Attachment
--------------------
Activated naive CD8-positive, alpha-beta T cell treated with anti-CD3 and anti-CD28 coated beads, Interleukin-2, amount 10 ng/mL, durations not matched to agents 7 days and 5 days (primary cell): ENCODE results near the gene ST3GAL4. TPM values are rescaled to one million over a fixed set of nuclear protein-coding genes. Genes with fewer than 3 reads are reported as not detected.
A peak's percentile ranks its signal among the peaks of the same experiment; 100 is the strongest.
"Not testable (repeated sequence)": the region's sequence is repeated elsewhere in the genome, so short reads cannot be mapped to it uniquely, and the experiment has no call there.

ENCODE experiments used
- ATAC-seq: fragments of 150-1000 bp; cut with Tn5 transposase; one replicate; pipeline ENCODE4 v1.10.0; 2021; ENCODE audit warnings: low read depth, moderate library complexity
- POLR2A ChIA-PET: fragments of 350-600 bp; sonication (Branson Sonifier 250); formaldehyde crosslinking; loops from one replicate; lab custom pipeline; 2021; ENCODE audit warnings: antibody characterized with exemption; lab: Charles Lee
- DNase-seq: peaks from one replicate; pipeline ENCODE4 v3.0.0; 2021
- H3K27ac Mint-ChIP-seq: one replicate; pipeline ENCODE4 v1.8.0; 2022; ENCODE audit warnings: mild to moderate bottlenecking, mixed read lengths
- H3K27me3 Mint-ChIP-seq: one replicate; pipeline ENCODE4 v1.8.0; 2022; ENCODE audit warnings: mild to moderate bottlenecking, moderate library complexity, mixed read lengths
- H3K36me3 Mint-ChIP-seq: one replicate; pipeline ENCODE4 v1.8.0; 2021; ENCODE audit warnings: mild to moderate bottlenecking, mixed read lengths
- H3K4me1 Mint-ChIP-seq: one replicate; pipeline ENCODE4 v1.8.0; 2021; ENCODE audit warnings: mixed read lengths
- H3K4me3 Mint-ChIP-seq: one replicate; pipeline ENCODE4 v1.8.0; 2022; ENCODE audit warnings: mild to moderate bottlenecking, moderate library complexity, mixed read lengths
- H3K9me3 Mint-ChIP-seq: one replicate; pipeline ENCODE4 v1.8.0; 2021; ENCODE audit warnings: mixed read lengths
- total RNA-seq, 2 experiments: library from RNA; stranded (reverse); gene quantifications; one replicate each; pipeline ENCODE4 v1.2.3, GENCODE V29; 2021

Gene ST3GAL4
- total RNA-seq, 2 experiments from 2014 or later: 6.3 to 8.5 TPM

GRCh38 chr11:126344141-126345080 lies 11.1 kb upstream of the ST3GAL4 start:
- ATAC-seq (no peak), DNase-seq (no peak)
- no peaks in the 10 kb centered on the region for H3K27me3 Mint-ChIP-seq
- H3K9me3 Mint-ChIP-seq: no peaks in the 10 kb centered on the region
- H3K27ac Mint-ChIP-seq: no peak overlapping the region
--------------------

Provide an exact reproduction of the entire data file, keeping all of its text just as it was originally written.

Activated naive CD8-positive, alpha-beta T cell treated with anti-CD3 and anti-CD28 coated beads, Interleukin-2, amount 10 ng/mL, durations not matched to agents 7 days and 5 days (primary cell): ENCODE results near the gene ST3GAL4. TPM values are rescaled to one million over a fixed set of nuclear protein-coding genes. Genes with fewer than 3 reads are reported as not detected.
A peak's percentile ranks its signal among the peaks of the same experiment; 100 is the strongest.
"Not testable (repeated sequence)": the region's sequence is repeated elsewhere in the genome, so short reads cannot be mapped to it uniquely, and the experiment has no call there.

ENCODE experiments used
- ATAC-seq: fragments of 150-1000 bp; cut with Tn5 transposase; one replicate; pipeline ENCODE4 v1.10.0; 2021; ENCODE audit warnings: low read depth, moderate library complexity
- POLR2A ChIA-PET: fragments of 350-600 bp; sonication (Branson Sonifier 250); formaldehyde crosslinking; loops from one replicate; lab custom pipeline; 2021; ENCODE audit warnings: antibody characterized with exemption; lab: Charles Lee
- DNase-seq: peaks from one replicate; pipeline ENCODE4 v3.0.0; 2021
- H3K27ac Mint-ChIP-seq: one replicate; pipeline ENCODE4 v1.8.0; 2022; ENCODE audit warnings: mild to moderate bottlenecking, mixed read lengths
- H3K27me3 Mint-ChIP-seq: one replicate; pipeline ENCODE4 v1.8.0; 2022; ENCODE audit warnings: mild to moderate bottlenecking, moderate library complexity, mixed read lengths
- H3K36me3 Mint-ChIP-seq: one replicate; pipeline ENCODE4 v1.8.0; 2021; ENCODE audit warnings: mild to moderate bottlenecking, mixed read lengths
- H3K4me1 Mint-ChIP-seq: one replicate; pipeline ENCODE4 v1.8.0; 2021; ENCODE audit warnings: mixed read lengths
- H3K4me3 Mint-ChIP-seq: one replicate; pipeline ENCODE4 v1.8.0; 2022; ENCODE audit warnings: mild to moderate bottlenecking, moderate library complexity, mixed read lengths
- H3K9me3 Mint-ChIP-seq: one replicate; pipeline ENCODE4 v1.8.0; 2021; ENCODE audit warnings: mixed read lengths
- total RNA-seq, 2 experiments: library from RNA; stranded (reverse); gene quantifications; one replicate each; pipeline ENCODE4 v1.2.3, GENCODE V29; 2021

Gene ST3GAL4
- total RNA-seq, 2 experiments from 2014 or later: 6.3 to 8.5 TPM

GRCh38 chr11:126344141-126345080 lies 11.1 kb upstream of the ST3GAL4 start:
- ATAC-seq (no peak), DNase-seq (no peak)
- no peaks in the 10 kb centered on the region for H3K27me3 Mint-ChIP-seq
- H3K9me3 Mint-ChIP-seq: no peaks in the 10 kb centered on the region
- H3K27ac Mint-ChIP-seq: no peak overlapping the region